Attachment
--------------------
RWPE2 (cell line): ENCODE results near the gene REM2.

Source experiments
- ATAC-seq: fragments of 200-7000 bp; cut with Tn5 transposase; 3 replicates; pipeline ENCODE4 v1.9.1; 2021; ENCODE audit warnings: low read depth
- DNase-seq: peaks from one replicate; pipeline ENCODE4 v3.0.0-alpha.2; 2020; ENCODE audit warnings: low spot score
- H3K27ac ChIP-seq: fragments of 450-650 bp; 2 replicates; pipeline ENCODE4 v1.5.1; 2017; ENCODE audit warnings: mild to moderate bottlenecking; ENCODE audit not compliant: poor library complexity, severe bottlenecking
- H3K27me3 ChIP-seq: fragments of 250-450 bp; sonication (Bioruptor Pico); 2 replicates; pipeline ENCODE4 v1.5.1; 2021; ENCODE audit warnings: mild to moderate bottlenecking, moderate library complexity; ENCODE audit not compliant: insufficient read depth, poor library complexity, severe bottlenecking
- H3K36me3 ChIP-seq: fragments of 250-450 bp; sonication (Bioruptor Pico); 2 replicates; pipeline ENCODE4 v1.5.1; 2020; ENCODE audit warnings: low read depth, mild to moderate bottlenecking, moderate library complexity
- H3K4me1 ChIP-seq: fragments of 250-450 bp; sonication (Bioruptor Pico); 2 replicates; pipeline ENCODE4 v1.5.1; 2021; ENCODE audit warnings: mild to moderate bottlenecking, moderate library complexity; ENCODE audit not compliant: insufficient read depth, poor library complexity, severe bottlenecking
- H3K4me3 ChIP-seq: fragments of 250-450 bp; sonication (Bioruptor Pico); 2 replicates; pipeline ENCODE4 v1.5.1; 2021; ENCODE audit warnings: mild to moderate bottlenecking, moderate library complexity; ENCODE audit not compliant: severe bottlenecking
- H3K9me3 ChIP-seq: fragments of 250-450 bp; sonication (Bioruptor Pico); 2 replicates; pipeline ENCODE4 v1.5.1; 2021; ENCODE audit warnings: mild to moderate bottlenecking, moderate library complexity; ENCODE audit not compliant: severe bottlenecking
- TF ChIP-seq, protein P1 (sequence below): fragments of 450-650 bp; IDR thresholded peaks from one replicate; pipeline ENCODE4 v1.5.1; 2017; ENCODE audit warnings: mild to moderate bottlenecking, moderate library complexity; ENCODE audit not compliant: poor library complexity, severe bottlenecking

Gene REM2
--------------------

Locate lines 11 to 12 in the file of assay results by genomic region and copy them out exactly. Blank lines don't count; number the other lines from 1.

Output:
- TF ChIP-seq, protein P1 (sequence below): fragments of 450-650 bp; IDR thresholded peaks from one replicate; pipeline ENCODE4 v1.5.1; 2017; ENCODE audit warnings: mild to moderate bottlenecking, moderate library complexity; ENCODE audit not compliant: poor library complexity, severe bottlenecking

Gene REM2